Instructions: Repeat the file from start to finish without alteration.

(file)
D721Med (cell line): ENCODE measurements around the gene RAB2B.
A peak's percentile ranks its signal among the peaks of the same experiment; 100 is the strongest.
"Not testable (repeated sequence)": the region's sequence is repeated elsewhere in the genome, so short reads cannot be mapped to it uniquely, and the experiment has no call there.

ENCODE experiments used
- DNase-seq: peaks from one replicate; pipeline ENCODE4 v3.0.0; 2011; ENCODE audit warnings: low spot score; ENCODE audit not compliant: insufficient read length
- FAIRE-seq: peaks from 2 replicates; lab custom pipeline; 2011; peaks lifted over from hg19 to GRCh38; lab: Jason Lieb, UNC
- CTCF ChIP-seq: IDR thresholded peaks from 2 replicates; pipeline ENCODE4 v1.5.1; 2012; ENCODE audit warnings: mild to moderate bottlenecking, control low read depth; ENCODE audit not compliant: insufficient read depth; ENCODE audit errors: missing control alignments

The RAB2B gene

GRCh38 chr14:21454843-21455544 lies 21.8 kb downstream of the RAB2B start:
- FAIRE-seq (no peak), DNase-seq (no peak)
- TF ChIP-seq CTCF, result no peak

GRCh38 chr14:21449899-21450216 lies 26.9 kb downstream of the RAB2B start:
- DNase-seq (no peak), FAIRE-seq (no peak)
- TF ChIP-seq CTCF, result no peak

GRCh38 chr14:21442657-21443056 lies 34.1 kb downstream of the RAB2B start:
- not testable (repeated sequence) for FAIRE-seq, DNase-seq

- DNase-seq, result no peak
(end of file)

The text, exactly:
D721Med (cell line): ENCODE measurements around the gene RAB2B.
A peak's percentile ranks its signal among the peaks of the same experiment; 100 is the strongest.
"Not testable (repeated sequence)": the region's sequence is repeated elsewhere in the genome, so short reads cannot be mapped to it uniquely, and the experiment has no call there.

ENCODE experiments used
- DNase-seq: peaks from one replicate; pipeline ENCODE4 v3.0.0; 2011; ENCODE audit warnings: low spot score; ENCODE audit not compliant: insufficient read length
- FAIRE-seq: peaks from 2 replicates; lab custom pipeline; 2011; peaks lifted over from hg19 to GRCh38; lab: Jason Lieb, UNC
- CTCF ChIP-seq: IDR thresholded peaks from 2 replicates; pipeline ENCODE4 v1.5.1; 2012; ENCODE audit warnings: mild to moderate bottlenecking, control low read depth; ENCODE audit not compliant: insufficient read depth; ENCODE audit errors: missing control alignments

The RAB2B gene

GRCh38 chr14:21454843-21455544 lies 21.8 kb downstream of the RAB2B start:
- FAIRE-seq (no peak), DNase-seq (no peak)
- TF ChIP-seq CTCF, result no peak

GRCh38 chr14:21449899-21450216 lies 26.9 kb downstream of the RAB2B start:
- DNase-seq (no peak), FAIRE-seq (no peak)
- TF ChIP-seq CTCF, result no peak

GRCh38 chr14:21442657-21443056 lies 34.1 kb downstream of the RAB2B start:
- not testable (repeated sequence) for FAIRE-seq, DNase-seq

- DNase-seq, result no peak